Monday, October 01, 2007

History And Harmonization

A particularly fascinating illustration of the need to explore creative harmonization possibilities before concluding for irreconcilable differences comes from historians Barbara Allen and William Montell. In their book on methodology for conducting local historical research, Allen and Montell investigated two different accounts of the 1881 lynching of two young men - Frank and Jack McDonald ("the McDonald boys") - in Menominee, Michigan. One account claimed that the boys were hung from a railroad crossing, while the other claimed they were strung up on a pine tree. The accounts seemed hopelessly contradictory until Allen and Montell discovered old photographs that showed the bodies hanging at different times from both places. As macabre as it is, the McDonald boys apparently had first been hung from a railroad crossing, then taken down, dragged to a pine tree, and hoisted up again. Sometimes reality is stranger - and more gruesome - than fiction.

This particular episode is all the more interesting because it bears a certain resemblance to the apparently conflicting accounts of Judas's death. Matthew tells us Judas hung himself (Matt. 27:5), while Luke states he "fell headlong, his body burst open and all his intestines spilled out" (Acts 1:18 NIV). Skeptics have consistently belittled the harmonizing proposal that perhaps Judas hung himself from a tree, and either the limb or the rope he hung from broke, causing him to fall. Yet such a proposal seems less far-fetched than what in fact turned out to be true about the double hanging of the McDonalds. Were it not for the discovered photographs, historians who treated the differing traditions of the boys' tragic hanging as skeptically as many New Testament critics treat the Gospels would be insisting that at least one of the accounts must be wrong. In fact, however, both were accurate.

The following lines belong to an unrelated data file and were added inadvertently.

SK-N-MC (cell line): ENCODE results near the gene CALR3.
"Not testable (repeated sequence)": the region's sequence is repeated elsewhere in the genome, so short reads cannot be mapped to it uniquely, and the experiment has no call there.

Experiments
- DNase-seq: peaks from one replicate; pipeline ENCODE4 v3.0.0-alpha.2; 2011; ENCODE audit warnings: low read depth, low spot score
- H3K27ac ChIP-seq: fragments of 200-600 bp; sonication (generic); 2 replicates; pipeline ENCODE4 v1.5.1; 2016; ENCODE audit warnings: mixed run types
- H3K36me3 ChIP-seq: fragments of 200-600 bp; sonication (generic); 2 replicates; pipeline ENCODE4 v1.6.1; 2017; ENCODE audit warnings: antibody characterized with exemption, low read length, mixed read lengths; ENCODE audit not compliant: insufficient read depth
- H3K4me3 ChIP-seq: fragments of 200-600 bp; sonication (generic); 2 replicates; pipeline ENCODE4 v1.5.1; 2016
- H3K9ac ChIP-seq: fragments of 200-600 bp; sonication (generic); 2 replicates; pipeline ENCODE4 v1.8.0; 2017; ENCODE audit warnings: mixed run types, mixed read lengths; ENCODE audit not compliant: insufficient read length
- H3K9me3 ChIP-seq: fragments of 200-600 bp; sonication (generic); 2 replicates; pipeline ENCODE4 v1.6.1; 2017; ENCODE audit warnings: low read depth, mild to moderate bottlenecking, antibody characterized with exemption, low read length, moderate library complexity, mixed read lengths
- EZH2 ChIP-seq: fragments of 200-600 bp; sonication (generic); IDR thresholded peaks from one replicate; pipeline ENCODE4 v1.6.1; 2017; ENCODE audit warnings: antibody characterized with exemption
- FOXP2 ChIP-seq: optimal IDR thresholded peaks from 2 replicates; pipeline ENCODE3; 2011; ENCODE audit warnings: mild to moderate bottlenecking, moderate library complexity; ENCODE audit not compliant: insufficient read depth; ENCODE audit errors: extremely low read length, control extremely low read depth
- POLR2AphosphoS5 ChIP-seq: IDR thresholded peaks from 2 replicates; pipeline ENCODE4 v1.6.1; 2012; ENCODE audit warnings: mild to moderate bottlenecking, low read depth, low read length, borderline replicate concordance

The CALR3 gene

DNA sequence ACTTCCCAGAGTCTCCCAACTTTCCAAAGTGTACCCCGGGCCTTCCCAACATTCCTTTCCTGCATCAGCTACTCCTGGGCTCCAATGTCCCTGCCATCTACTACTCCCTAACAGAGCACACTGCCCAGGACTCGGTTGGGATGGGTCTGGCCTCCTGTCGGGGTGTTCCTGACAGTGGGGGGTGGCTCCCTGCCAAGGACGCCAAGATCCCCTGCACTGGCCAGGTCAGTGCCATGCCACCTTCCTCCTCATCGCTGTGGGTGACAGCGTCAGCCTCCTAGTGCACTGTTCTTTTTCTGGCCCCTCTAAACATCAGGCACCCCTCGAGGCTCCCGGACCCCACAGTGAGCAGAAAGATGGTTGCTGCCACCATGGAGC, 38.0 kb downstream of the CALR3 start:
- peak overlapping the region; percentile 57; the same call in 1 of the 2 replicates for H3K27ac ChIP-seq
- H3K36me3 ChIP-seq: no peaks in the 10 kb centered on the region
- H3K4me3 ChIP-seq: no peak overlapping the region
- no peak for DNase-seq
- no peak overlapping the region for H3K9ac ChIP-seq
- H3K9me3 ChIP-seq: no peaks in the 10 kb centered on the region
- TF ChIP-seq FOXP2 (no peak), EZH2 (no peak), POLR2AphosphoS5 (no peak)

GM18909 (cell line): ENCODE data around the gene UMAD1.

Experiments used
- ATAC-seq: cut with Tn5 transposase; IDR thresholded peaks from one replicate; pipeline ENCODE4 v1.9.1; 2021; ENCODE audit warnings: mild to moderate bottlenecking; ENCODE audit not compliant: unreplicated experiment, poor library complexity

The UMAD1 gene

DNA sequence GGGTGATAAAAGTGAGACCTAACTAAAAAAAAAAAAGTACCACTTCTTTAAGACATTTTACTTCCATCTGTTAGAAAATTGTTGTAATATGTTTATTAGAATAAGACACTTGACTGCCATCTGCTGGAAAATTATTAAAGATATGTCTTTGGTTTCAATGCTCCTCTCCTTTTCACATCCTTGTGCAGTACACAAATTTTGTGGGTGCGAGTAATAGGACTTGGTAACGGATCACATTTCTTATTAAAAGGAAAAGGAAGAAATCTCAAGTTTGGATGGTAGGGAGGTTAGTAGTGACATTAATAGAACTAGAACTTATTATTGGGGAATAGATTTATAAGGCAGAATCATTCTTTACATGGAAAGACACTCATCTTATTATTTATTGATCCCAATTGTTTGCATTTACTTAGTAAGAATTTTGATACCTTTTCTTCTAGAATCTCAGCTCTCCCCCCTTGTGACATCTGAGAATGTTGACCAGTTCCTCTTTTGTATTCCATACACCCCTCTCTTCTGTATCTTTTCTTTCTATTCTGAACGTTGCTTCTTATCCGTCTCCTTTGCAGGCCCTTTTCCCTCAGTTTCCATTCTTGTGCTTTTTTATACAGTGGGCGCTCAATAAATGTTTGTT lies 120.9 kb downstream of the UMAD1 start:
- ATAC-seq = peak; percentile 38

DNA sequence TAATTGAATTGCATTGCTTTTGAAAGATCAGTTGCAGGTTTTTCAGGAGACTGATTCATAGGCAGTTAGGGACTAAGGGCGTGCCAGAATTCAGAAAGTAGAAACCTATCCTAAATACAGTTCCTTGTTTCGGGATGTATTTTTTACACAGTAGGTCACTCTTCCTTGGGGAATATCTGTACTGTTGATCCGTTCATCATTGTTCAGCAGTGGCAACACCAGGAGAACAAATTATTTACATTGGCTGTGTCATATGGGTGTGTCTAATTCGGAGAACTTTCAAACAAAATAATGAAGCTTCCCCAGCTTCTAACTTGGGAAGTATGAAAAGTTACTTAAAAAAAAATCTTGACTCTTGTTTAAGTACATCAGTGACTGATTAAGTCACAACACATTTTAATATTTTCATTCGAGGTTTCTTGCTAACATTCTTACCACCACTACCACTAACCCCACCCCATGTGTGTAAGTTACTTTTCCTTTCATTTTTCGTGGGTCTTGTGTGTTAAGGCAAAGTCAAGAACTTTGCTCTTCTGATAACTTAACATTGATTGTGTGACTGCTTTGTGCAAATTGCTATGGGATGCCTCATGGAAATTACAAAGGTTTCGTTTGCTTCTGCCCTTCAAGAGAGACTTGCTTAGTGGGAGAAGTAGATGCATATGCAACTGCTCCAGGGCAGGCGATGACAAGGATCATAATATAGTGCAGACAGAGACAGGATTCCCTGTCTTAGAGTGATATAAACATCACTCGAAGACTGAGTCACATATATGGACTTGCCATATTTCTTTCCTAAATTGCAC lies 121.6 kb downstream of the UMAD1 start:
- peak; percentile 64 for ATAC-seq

As a final illustration, the necessity of engaging in harmonization attempts was recognized by film writer and director John Cameron while working on the script for his blockbuster movie Titanic. In a documentary interview on the making of his film, Cameron explained that he discovered numerous conflicts in the available eyewitness reports about what happened on the Titanic's fateful voyage. Some of these reports were given in court under oath, and there was absolutely no reason to doubt their essential veracity. Yet, as is typical of multiple eyewitness accounts, these reports contained a variety of apparent contradictions. Despite these conflicts, however, Cameron reported that he found enough in common among the reports to start reconstructing the main lines of what actually happened.

This is how good, critical history should be done - whether we are talking about the sinking of the Titanic, the life of Alexander the Great, the hanging of the McDonald boys, or the life of Jesus Christ. In virtually all cases of independent reports of a single event, we should expect to find some apparent conflicts....